The app industry is as hot as ever, with a record 204 billion downloads in 2019 and $120 billion in consumer spending in 2019, according to App Annie's recently released "State of Mobile" annual report. People are now spending 3 hours and 40 minutes per day using apps, rivaling TV. Apps aren't just a way to pass idle hours — they're a big business. In 2019, mobile-first companies had a combined $544 billion valuation, 6.5x higher than those without a mobile focus.

In this Extra Crunch series, we help you keep up with the latest news from the world of apps, delivered on a weekly basis.

This week we’re taking a look at several stories related to the coronavirus outbreak, including the cancellation of WWDC in San Jose, as well as other app industry events that are going online. We’re also discussing the iOS 14 leak, the exposure of Sensor Tower’s app network, a potential ban on TikTok for government workers and more.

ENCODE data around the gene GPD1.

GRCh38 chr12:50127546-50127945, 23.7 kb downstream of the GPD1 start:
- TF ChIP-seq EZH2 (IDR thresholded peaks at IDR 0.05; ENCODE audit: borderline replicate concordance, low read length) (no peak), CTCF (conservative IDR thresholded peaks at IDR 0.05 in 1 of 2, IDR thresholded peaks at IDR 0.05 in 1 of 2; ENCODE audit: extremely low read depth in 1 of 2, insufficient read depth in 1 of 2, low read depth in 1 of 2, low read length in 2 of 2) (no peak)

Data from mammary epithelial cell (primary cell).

Coronavirus Special Coverage

The impacts of the COVID-19 pandemic are continuing to play out on app stores and across the industry. This week, we’re leading with these stories followed by the other — and yes, still important — news.

Apple finally cancels its WWDC event in San Jose

Homebound parents rejoice, Disney is releasing Frozen 2 on its streamer on Sunday

Posted: 14 Mar 2020 08:52 AM PDT

Late Friday night, Disney said that it would be making Frozen 2 available this Sunday, March 15.